Like Pluto, except for cash withdrawals, I use credit cards for everything when I travel -- you get the best possible (and real wholesale) rates. I'm lucky that I have a small bank that does not charge me for ATM usage anywhere, and most ATMs in Europe also do not charge a fee (unlike everywhere in the US).
One hint. I try time permitting to get cash at an ATM at my first airline stop in Europe so as to avoid unpleasant surprises, esp when going to Italy or Greece. At Schiphol, no problem, but I noticed on a recent trip through CDG/Paris that the ATMs located next to the currency exchanges were charging a fee comparable to that of the exchange itself. Horror of horrors! Don't do it. A woman who wanted to change money asked me and I said "don't," but she was afraid she wouldn't have enough euros at her destination and lost about 30 cents per dollar more than the actual exchange rate.
Schiphol seems to be behaving itself, and the airports and banks in Venice were just fine.
ALWAYS choose a bank when you do an outdoor city transaction. And when you do and you enter your four digit PIN make sure to cover your hands as you enter it. It was interesting to note in Venice that the bank machines actually told you to do so.
If you do all this, you'll get the best and actual exchange rate, and face almost no chances of fraud. DO NOT (if you can avoid it) use ATMs located in places other than banks or airports (train stations are usually okay if you follow all the safeguards).
I usually carry however many euros I have from my last trip plus about $60 in case of emergency. And I always make sure I remember the PIN on at least one of my credit cards in case everything else fails.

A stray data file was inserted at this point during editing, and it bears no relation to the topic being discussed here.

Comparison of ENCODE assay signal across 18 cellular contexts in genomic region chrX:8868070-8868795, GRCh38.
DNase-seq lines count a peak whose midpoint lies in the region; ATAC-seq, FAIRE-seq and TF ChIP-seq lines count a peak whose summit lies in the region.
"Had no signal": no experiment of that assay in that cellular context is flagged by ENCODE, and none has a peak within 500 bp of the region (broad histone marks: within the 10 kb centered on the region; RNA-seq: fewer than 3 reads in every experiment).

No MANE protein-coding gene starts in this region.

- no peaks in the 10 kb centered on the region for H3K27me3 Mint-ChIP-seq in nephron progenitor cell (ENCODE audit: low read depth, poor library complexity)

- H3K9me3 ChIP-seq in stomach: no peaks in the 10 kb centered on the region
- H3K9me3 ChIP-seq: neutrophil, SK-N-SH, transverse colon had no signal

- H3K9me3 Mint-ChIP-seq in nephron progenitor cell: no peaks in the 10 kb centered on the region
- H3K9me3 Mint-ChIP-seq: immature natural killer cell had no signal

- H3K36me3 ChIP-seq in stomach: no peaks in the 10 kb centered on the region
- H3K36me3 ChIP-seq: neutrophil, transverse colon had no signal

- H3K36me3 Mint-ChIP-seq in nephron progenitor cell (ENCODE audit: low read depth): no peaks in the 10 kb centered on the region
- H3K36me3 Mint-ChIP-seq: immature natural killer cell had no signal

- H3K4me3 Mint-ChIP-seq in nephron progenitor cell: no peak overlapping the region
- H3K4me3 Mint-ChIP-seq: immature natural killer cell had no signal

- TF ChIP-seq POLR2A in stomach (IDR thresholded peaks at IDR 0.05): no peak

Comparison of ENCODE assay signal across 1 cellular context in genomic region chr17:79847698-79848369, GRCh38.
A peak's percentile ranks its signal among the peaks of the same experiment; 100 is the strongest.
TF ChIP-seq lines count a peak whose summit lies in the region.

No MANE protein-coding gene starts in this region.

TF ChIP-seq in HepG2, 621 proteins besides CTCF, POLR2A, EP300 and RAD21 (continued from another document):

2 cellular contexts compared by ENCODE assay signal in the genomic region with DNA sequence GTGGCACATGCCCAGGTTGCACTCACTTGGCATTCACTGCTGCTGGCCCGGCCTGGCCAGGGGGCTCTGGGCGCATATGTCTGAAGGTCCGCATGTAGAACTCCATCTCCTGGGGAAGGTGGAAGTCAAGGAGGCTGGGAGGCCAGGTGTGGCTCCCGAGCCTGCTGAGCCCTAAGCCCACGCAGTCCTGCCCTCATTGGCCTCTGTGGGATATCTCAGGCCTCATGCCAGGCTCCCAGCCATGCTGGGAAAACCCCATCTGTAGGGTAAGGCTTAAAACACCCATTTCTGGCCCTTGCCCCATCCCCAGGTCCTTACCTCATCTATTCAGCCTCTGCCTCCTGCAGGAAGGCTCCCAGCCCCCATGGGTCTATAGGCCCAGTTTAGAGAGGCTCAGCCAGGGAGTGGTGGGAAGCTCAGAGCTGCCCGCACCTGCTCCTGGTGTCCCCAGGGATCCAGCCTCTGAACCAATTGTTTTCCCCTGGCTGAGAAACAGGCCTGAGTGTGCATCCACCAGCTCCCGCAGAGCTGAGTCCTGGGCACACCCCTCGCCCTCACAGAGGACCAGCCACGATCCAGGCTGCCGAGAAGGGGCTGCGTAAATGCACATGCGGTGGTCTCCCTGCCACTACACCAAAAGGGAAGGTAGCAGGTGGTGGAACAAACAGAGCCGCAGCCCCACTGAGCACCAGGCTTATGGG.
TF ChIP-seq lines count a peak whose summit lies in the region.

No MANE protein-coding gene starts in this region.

We've always gotten money exchanged from our bank here at home before we leave, seem to get a good rate and thus get to avoid using ATM's out of the country. We find some pretty creative spots to split up the money so it's not in one spot when traveling, often times don't find it until we get back home.
Strangely, I can't get foreign currency here without a big hassle (and I don't live in a small town). I have to open an account with either Citibank or Bank of America, who nickel and dime their customers to death with fees and charges for everything, unless of course I give them a minimum amount of money (with no interest back, and no thanks), then I have to "order" the currency which is shipped in, pay a shipping/delivery fee, which negates any good rate (and the rates really aren't the best). (And I really dislike B of A btw.) The last time I did that, I decided that from then on, I would make sure I brought back about 100€ with me to have on hand for the beginning of each next trip. So far, it's worked out pretty well, except for the ATM fees, which is worth it to avoid the hassle both here on my own soil and abroad with regards to foreign currency (and I would never say that about ATM fees here at home to get USD's!)
I have a Cap One High Yield checking account. They don't charge you to use other banks' ATMs. Plus they will refund up to $15 per month of ATM fees other banks charge you world-wide. There is no monthly service fee.
I use the ATM machines at banks throughout Europe to get cash. I use my 'no foreign transaction' fee credit cards for all purchases (other than low cost purchases). DO NOT accept dynamic currency conversion when offered at either an ATM or by a shopkeeper.... you will pay an additional 3-5% for the 'convenience' of seeing your purchase price in US dollars!
I bring a few hundred euros home with me from each trip so I have don't have to look for an ATM for a couple of days at the beginning of the next trip.